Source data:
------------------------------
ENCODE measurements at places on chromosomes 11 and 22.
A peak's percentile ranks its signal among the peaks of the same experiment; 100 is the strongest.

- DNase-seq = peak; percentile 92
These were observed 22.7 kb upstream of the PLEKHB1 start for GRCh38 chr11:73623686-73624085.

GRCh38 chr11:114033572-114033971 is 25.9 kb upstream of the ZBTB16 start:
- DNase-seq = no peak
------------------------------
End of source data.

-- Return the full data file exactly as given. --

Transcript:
ENCODE measurements at places on chromosomes 11 and 22.
A peak's percentile ranks its signal among the peaks of the same experiment; 100 is the strongest.

- DNase-seq = peak; percentile 92
These were observed 22.7 kb upstream of the PLEKHB1 start for GRCh38 chr11:73623686-73624085.

GRCh38 chr11:114033572-114033971 is 25.9 kb upstream of the ZBTB16 start:
- DNase-seq = no peak